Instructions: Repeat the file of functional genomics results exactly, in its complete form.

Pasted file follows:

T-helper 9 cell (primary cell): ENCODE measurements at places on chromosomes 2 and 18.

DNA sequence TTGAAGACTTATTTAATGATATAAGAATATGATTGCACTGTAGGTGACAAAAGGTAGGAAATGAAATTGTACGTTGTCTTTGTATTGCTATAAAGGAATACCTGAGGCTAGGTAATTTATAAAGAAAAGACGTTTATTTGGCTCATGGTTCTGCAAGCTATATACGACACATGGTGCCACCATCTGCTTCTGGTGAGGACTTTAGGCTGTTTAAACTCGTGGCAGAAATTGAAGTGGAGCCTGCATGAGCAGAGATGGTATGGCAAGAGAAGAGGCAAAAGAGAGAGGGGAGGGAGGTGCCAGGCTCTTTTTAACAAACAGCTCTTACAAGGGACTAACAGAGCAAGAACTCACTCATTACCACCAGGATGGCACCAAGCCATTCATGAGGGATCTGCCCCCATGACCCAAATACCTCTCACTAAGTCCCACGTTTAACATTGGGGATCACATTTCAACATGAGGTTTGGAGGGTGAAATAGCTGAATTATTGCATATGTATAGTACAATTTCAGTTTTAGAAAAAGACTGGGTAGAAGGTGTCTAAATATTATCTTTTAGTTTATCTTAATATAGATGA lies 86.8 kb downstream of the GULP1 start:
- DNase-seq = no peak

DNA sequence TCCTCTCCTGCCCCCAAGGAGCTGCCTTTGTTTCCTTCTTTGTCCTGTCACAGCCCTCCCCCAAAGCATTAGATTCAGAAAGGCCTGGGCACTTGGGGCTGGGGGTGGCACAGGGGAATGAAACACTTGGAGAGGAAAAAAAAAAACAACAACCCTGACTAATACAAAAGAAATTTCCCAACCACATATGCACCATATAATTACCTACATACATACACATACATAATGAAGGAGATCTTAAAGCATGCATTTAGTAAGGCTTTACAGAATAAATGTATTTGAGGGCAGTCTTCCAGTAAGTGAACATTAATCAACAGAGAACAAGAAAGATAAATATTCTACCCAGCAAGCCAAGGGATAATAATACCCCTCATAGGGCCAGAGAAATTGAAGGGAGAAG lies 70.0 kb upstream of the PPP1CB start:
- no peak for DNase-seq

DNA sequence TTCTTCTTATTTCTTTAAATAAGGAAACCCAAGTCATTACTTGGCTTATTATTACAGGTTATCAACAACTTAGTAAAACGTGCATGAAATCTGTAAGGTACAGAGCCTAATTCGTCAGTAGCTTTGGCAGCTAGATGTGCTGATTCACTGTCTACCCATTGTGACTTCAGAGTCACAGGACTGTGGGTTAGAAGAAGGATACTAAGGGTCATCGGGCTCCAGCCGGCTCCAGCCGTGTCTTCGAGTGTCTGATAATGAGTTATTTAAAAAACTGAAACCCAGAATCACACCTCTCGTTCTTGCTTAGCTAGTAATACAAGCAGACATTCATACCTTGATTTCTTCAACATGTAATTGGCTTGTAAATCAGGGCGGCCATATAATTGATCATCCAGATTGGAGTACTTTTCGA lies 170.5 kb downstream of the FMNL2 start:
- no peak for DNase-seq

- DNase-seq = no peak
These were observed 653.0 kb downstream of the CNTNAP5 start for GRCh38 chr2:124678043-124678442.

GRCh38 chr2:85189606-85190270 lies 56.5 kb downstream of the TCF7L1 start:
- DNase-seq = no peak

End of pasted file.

T-helper 9 cell (primary cell): ENCODE measurements at places on chromosomes 2 and 18.

DNA sequence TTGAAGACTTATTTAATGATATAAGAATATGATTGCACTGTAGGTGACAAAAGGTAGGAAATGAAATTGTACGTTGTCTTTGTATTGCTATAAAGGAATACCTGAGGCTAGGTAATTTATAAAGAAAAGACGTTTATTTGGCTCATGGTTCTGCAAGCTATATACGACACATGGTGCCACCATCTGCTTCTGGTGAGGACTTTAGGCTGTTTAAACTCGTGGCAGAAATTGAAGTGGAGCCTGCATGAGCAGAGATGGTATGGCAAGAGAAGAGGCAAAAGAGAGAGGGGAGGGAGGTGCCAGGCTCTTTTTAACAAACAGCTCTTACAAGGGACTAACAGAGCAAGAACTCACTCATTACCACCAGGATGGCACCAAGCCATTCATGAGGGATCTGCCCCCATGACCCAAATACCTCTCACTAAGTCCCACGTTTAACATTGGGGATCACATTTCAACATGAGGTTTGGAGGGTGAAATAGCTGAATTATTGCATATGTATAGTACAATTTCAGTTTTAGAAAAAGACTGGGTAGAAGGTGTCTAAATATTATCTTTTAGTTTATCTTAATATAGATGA lies 86.8 kb downstream of the GULP1 start:
- DNase-seq = no peak

DNA sequence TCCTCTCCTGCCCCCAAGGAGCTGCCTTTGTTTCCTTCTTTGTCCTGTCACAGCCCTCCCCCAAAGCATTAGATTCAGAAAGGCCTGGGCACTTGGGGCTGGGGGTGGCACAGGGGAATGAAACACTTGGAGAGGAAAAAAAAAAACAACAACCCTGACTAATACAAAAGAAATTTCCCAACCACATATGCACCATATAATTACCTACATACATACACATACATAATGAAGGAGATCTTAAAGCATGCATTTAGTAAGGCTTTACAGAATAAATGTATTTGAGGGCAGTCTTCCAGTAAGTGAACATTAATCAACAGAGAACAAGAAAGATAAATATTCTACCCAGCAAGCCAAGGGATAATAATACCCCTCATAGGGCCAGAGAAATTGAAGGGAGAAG lies 70.0 kb upstream of the PPP1CB start:
- no peak for DNase-seq

DNA sequence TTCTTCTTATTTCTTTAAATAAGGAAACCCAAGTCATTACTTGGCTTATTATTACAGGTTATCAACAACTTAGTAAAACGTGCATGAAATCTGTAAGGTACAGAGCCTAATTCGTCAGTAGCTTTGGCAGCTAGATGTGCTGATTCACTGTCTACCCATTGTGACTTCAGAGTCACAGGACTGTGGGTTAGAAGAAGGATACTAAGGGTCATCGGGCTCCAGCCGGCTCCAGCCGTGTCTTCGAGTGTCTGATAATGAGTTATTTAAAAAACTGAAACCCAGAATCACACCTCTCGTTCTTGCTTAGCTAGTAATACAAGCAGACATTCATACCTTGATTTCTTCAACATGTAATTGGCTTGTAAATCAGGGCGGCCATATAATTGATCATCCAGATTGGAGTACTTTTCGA lies 170.5 kb downstream of the FMNL2 start:
- no peak for DNase-seq

- DNase-seq = no peak
These were observed 653.0 kb downstream of the CNTNAP5 start for GRCh38 chr2:124678043-124678442.

GRCh38 chr2:85189606-85190270 lies 56.5 kb downstream of the TCF7L1 start:
- DNase-seq = no peak